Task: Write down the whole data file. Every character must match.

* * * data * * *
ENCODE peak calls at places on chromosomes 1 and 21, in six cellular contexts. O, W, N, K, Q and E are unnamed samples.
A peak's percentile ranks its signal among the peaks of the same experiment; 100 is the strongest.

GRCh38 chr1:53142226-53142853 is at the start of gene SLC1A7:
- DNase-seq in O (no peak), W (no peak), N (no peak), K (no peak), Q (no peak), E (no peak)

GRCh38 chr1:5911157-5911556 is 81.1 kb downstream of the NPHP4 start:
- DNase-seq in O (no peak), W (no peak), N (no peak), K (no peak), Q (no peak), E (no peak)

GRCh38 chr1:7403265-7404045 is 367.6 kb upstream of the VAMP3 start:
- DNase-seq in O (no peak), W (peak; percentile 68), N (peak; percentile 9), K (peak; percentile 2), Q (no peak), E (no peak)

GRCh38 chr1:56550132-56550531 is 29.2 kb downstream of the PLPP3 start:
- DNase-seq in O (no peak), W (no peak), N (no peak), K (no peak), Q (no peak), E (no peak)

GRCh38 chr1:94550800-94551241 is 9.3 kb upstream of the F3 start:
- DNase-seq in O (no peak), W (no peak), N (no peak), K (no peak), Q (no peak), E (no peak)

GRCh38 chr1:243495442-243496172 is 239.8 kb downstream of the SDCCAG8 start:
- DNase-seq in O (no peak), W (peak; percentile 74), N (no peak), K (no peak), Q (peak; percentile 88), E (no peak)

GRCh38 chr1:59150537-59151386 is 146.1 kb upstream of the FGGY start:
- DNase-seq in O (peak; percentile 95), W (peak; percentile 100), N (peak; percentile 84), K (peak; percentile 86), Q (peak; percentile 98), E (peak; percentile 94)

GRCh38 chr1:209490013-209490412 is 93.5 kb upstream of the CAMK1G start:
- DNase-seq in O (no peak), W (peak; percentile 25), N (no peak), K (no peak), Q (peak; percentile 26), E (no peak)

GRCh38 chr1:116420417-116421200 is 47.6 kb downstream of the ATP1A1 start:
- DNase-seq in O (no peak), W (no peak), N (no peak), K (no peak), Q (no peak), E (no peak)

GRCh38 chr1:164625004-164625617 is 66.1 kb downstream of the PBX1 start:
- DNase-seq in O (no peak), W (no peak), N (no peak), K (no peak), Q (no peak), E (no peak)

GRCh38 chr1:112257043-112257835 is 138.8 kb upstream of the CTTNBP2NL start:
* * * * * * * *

ENCODE peak calls at places on chromosomes 1 and 21, in six cellular contexts. O, W, N, K, Q and E are unnamed samples.
A peak's percentile ranks its signal among the peaks of the same experiment; 100 is the strongest.

GRCh38 chr1:53142226-53142853 is at the start of gene SLC1A7:
- DNase-seq in O (no peak), W (no peak), N (no peak), K (no peak), Q (no peak), E (no peak)

GRCh38 chr1:5911157-5911556 is 81.1 kb downstream of the NPHP4 start:
- DNase-seq in O (no peak), W (no peak), N (no peak), K (no peak), Q (no peak), E (no peak)

GRCh38 chr1:7403265-7404045 is 367.6 kb upstream of the VAMP3 start:
- DNase-seq in O (no peak), W (peak; percentile 68), N (peak; percentile 9), K (peak; percentile 2), Q (no peak), E (no peak)

GRCh38 chr1:56550132-56550531 is 29.2 kb downstream of the PLPP3 start:
- DNase-seq in O (no peak), W (no peak), N (no peak), K (no peak), Q (no peak), E (no peak)

GRCh38 chr1:94550800-94551241 is 9.3 kb upstream of the F3 start:
- DNase-seq in O (no peak), W (no peak), N (no peak), K (no peak), Q (no peak), E (no peak)

GRCh38 chr1:243495442-243496172 is 239.8 kb downstream of the SDCCAG8 start:
- DNase-seq in O (no peak), W (peak; percentile 74), N (no peak), K (no peak), Q (peak; percentile 88), E (no peak)

GRCh38 chr1:59150537-59151386 is 146.1 kb upstream of the FGGY start:
- DNase-seq in O (peak; percentile 95), W (peak; percentile 100), N (peak; percentile 84), K (peak; percentile 86), Q (peak; percentile 98), E (peak; percentile 94)

GRCh38 chr1:209490013-209490412 is 93.5 kb upstream of the CAMK1G start:
- DNase-seq in O (no peak), W (peak; percentile 25), N (no peak), K (no peak), Q (peak; percentile 26), E (no peak)

GRCh38 chr1:116420417-116421200 is 47.6 kb downstream of the ATP1A1 start:
- DNase-seq in O (no peak), W (no peak), N (no peak), K (no peak), Q (no peak), E (no peak)

GRCh38 chr1:164625004-164625617 is 66.1 kb downstream of the PBX1 start:
- DNase-seq in O (no peak), W (no peak), N (no peak), K (no peak), Q (no peak), E (no peak)

GRCh38 chr1:112257043-112257835 is 138.8 kb upstream of the CTTNBP2NL start: